Peek at the Week
February 20 – 26, 1861. The Rocky Mountain News printed correspondence from someone known only as “Ginger” announcing that, as of February 18th, the citizens of the Mount Vernon, Bergen, and Junction Districts in Jefferson County declared their independence from the Provisional Government of Jefferson Territory and Jefferson County and had formed themselves into the County of Ni Wot (Arapahoe for “Left Hand”). Furthermore, the citizens of a portion of the town of Mount Vernon, called Baden-Baden, determined to secede and build their own road up Amos Gulch, bypassing a portion of the Mt. Vernon Road. The description of the site indicates that Baden-Baden may have been in the vicinity of what became Apex, just north of Mount Vernon and near present-day Heritage Square.
W.A.H. Loveland reported on gold deposits found about four miles west of Golden along Clear Creek. These deposits were located 30 to 100 feet above the present creek bed, causing great excitement in town of possible riches so close to hand. Within a week prospect holes pockmarked the north side of the creek from the mouth of the canyon and westward. Further investigations, including one led by William Byers of the Rocky Mountain News on February 26, cautioned that this may only be a flash in the pan of limited placer diggings and not a local vein, characterized by well weathered minerals showing unmistakable signs of having long exposure to water, likely deposited along some ancient meander of the Clear Creek.
A military company, called the Jefferson Rifles, was formed in Golden City, with some 45 members already enrolled, under officers Capt. George West, 1st Lt. J.N. Odell, 2nd Lt. Charles Pickle, and 3rd Lt. Mark L. Blunt. The mission or purpose of this corps was not stated, but may have well been in response to the Southern Secession earlier in the month. Both Secessionists and Unionists occupied the territory, with the Mountaineer newspaper favoring disunion and the News adamantly for Lincoln and the Union.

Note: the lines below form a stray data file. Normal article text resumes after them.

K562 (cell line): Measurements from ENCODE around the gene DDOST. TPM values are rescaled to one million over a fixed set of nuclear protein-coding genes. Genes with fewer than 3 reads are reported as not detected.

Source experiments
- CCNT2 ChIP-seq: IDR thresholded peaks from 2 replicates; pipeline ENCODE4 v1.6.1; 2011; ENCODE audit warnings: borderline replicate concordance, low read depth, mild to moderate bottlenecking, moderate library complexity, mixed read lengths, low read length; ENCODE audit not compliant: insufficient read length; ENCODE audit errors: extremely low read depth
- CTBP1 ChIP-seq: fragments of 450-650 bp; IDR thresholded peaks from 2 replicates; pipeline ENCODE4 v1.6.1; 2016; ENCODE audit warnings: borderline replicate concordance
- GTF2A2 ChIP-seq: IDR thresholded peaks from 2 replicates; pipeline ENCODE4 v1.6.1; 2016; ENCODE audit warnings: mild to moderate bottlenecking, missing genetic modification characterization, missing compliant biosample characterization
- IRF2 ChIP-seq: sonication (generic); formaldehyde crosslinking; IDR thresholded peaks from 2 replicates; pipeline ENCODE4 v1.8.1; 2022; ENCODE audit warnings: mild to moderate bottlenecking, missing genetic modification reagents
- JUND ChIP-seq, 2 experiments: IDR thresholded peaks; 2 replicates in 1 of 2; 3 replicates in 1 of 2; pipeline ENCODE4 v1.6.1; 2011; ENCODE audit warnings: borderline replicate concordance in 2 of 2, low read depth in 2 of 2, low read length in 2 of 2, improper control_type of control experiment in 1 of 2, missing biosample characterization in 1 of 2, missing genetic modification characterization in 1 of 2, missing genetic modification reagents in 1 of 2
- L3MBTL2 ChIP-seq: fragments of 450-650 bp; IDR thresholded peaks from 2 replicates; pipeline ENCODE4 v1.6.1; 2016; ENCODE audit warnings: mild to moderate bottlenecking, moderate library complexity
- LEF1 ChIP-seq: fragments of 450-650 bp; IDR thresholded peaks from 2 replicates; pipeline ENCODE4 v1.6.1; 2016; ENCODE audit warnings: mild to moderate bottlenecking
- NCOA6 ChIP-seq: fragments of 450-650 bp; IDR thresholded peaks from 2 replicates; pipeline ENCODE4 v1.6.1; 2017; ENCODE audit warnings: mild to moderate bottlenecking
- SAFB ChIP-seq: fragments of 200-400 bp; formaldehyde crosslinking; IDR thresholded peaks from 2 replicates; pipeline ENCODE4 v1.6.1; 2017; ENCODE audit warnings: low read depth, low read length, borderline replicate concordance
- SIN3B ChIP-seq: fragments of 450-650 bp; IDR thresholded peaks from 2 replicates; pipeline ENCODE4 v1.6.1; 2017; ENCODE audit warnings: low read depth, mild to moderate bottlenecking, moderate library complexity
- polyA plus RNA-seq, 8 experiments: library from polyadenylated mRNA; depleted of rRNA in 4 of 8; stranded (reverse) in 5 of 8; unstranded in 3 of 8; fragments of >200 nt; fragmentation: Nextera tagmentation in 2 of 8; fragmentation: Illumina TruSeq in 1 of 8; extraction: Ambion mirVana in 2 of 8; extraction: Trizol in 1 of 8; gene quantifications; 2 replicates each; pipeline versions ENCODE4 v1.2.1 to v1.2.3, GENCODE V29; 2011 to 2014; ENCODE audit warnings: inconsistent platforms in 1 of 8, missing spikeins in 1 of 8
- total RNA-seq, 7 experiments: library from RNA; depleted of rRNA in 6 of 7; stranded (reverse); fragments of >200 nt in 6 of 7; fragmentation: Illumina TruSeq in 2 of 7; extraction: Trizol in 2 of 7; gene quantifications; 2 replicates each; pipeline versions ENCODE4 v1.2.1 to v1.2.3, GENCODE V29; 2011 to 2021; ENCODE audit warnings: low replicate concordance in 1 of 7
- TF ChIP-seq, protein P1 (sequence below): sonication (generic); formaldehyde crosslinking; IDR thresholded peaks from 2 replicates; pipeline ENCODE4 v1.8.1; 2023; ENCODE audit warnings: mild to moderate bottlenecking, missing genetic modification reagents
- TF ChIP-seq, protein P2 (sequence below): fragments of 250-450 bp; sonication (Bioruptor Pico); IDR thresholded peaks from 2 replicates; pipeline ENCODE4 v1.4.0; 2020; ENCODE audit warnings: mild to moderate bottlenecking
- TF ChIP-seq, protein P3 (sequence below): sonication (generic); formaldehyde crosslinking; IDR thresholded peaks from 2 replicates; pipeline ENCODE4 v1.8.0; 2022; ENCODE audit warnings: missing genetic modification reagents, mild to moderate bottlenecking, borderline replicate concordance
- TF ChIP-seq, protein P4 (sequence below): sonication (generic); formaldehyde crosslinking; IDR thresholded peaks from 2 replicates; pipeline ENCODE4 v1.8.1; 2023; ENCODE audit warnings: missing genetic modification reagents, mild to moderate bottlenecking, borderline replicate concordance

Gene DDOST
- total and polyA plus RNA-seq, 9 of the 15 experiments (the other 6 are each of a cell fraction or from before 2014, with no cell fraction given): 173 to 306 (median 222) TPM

February 13 – 19, 1861. Mt. Vernon officially obtains a Post Office. The establishment of a Post Office gave a young community a deeper sense of identity. Although in the very small communities the post office often moved with the postmaster, it still remained a center for distributing mail, newspapers, and local gossiping. For more information on Colorado’s post offices, visit the Colorado Postal History Society/
February 6 – 12, 1861. On February 9, 1861, the Confederate States of America were formed and the following day Jefferson Davis learned that he had been named President. On February 11 President-elect Abraham Lincoln departed his home in Springfield, Illinois, to begin his trip to Washington. That news had not yet reached Denver, but the Rocky Mountain News did report that the bill for the organization of the Territory of Colorado passed the Senate and was on its way to the House.
During this week Denver and the local mountains experienced what we would later call “The February Thaw.” The snow had largely melted from all but the north face and ravines of the mountains, and many locals decided to take “flying trips” around the vicinity. One correspondent hopped on the Western Stage to Golden, a town renowned for “its beautiful women, virtuous men, good whiskey, [and] picturesque scenery.” Another headed to Mt. Vernon, only a year old and already equipped with “two good hotels, and quite a number of neat and tasty private residences.” Reports of these trips, provided consistently in papers like the News, give us some of the best word-pictures we have today of the mining districts, towns, roads, and scenery of 150 years ago.
January 30 – February 5, 1861. Life in Jefferson County appeared to be quiet during this week, although the murder of Deputy Sheriff A.B. Riley, by a man named Looney in the mining town of Mountain City (Gilpin County), comprised most of the local news coverage. Looney was brought to trial and acquitted within a week. Now that’s speedy justice.